Liv Ames for EdSource

Samuel Vicente Zuniga is pleased with his work at Eden Palms Center in San Jose.

The Legislature’s Budget Conference Committee voted to use part of the influx of new state funding to increase spending for preschool and child care for low-income families by $392 million next year, an amount that would be added to the $88 million Gov. Jerry Brown included in his May budget revision.

The proposal would increase the number of preschool slots and vouchers for daycare, raise reimbursement rates to preschool operators and daycare providers, include infants and toddler centers in a state quality rating system and increase the family income threshold for eligibility.

The vote for the extra funding split along party lines on the six-member committee, with four Democrats supporting the increase and two Republicans opposing it. Brown’s total proposed budget for the birth-to-preschool child care system for low-income families in the coming year is $2.6 billion.

“The Legislature has shown great leadership on early childhood issues,” said Ted Lempert, president of the Oakland-based advocacy organization Children Now. “The budget proposal is the latest example of that. We’re engaged in bringing hundreds of groups together to speak in one voice to the governor to not take anything out of this proposal.”

But Brown indicated during his presentation of the May budget revision that the Legislature must refrain from overspending during prosperous times because of the state’s boom-and-bust cycles. If legislators want to increase spending in one area, they need to cut back in another, he said.

“It isn’t that childcare isn’t a good thing,” Brown said. “But there are a lot of good things. So which one do you want?”

“There may not be a more fiscally responsible investment California can make for its future,” said Jim Wunderman, president and CEO of the Bay Area Council.

Supporters of increasing funding include business groups such as the Los Angeles Area Chamber of Commerce and the Bay Area Council in Northern California.


“There may not be a more fiscally responsible investment California can make for its future,” said Jim Wunderman, president and CEO of the Bay Area Council, in a statement. “The research and science are unequivocal that focusing investment in our youngest learners gives them the best chance for academic and career success and avoids a raft of budget-draining social, educational, economic and criminal costs.”

The budget proposal is a compromise. The Assembly had proposed, in addition to Brown’s proposed increase, $605 million, compared to $332 million in the Senate’s version.

“It’s essentially the Assembly’s plan and the Senate’s dollars,” said Assemblyman Kevin McCarty, D-Sacramento, a strong supporter of early childhood education and sponsor of Assembly Bill 47, which would expand state preschool to all 4-year-olds from low-income families.

McCarty said the conference committee’s proposal will provide openings for only about half of the 31,500 4-year-olds that need them. But, he said, the state is facing a capacity issue. Raising rates for providers is important to ensure that there will be enough preschools to meet the demand.

Brown has supported the concept of increasing preschool slots so that every 4-year-old from a low-income family would be able to attend. But H.D. Palmer, a spokesman for the California Department of Finance, has said that the state needs to move more slowly, improve the quality of preschool, and evaluate how well the current program is working before expanding access.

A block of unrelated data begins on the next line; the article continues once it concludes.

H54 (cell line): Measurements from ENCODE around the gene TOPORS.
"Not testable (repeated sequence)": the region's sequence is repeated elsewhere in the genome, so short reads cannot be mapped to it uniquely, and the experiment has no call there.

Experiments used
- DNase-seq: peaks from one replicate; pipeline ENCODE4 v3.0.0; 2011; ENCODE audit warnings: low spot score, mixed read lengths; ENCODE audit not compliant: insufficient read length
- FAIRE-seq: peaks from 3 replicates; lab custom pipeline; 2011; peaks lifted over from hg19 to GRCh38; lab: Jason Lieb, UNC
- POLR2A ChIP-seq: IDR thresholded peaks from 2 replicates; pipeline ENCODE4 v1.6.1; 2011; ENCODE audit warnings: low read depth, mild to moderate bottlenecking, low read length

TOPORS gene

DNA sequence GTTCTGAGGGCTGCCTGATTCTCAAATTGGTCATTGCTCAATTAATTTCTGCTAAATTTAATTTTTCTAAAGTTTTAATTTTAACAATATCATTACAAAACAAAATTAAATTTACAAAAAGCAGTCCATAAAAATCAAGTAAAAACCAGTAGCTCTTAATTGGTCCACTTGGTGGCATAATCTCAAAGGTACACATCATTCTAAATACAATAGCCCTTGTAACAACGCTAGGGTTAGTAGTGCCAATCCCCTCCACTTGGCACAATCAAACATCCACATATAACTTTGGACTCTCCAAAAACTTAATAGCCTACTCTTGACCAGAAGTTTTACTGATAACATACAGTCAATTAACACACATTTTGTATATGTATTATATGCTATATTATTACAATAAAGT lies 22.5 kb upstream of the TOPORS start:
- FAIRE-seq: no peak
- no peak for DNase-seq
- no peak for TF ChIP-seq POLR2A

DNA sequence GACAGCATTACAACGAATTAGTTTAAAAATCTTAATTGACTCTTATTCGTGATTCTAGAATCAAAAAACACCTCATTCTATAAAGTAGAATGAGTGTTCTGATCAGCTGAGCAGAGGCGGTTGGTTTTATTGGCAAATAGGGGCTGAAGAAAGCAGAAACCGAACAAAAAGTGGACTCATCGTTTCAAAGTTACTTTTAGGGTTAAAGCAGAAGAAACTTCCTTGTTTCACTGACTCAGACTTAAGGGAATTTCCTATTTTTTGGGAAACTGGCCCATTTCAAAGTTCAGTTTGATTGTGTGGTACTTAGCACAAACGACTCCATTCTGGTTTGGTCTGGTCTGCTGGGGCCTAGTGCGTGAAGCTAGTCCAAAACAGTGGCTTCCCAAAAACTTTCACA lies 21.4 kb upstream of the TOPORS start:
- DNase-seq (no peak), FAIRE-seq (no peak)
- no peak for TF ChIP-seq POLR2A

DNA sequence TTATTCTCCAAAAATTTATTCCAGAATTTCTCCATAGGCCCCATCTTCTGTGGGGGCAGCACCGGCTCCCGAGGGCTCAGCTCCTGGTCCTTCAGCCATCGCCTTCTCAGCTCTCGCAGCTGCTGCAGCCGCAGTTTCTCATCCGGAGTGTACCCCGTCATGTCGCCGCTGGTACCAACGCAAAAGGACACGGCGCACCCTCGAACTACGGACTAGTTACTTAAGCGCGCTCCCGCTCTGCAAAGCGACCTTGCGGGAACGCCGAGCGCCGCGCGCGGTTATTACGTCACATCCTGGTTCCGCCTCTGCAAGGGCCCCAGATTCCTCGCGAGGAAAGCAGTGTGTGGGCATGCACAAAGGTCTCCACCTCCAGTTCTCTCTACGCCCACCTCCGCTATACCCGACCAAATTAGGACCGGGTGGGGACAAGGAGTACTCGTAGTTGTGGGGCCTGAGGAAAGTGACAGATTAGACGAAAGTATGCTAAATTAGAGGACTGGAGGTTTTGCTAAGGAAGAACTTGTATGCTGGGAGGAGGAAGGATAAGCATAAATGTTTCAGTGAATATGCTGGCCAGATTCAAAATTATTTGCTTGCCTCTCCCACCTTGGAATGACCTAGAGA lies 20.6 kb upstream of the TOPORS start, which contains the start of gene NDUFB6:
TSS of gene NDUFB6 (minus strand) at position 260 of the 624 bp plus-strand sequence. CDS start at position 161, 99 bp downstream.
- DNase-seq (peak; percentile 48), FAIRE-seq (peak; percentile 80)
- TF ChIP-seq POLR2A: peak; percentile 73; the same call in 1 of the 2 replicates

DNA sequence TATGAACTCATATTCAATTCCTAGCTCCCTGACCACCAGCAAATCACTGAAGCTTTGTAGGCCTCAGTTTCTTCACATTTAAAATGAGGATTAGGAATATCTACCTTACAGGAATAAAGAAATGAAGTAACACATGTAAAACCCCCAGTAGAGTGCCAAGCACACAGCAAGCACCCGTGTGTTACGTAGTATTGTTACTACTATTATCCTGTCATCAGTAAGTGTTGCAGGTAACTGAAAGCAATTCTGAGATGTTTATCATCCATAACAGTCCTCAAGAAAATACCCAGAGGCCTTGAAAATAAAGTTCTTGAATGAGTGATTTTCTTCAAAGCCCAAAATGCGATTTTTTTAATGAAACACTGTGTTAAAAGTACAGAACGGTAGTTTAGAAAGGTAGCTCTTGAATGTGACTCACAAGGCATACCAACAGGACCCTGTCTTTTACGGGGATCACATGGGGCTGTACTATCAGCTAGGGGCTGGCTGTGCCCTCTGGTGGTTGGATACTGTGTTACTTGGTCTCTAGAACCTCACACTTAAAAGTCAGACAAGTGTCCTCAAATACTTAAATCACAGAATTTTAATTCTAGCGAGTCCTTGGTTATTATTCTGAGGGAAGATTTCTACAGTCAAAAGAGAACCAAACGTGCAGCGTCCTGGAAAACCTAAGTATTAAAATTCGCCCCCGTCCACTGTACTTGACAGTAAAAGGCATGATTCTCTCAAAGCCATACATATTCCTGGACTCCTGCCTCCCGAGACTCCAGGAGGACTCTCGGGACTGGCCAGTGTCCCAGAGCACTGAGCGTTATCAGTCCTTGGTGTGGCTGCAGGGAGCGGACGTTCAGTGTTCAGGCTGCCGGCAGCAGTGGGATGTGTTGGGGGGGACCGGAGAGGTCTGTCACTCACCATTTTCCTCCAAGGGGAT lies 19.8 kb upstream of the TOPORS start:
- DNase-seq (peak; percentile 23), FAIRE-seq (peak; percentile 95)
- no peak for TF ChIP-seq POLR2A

The conference committee’s proposal would:

  • Add 5,000 full-day and 10,000 part-day preschool spaces at a cost of $17 million;
  • Include 12,000 alternative payment program slots at a cost of $100 million. The funds pay for vouchers that allow parents to choose daycare providers;
  • Increase reimbursement rates: 10 percent for part-day preschool at a cost of $66 million, and 7.5 percent for childcare providers at a cost of $96 million.
  • Update reimbursement rates to providers to reflect current child care costs at a cost of $62 million. Under the new proposal, low-income families with state childcare vouchers would be able to afford 70 percent of the childcare providers in their county.
  • Raise the rate the state pays unlicensed childcare providers, such as relatives or friends, at a cost of $2 million. The state pays these providers less than licensed providers. Under the new proposal, the rate would rise from 60 percent to 70 percent of what the state pays licensed providers.
  • Include centers serving infants and toddlers in the state’s new Quality Improvement and Rating System for preschools at a cost of $25 million.
  • Increase the threshold for eligibility for low-income families to 80 percent of the state’s median income at a cost of $25 million. The median income currently is $42,000 for a family of three, according to the Legislative Analyst’s Office.

Early education advocates had also pushed to have child care funded through Proposition 98, which pays for K-12 schools and community colleges, but legislators decided against doing that.

But advocates support the conference committee’s proposed budget anyway.

“It is a strong compromise,” said Deborah Kong, president of Early Edge California, based in Oakland. “Now is the time to invest in California’s future, which is our youngest children. What could be more important?”



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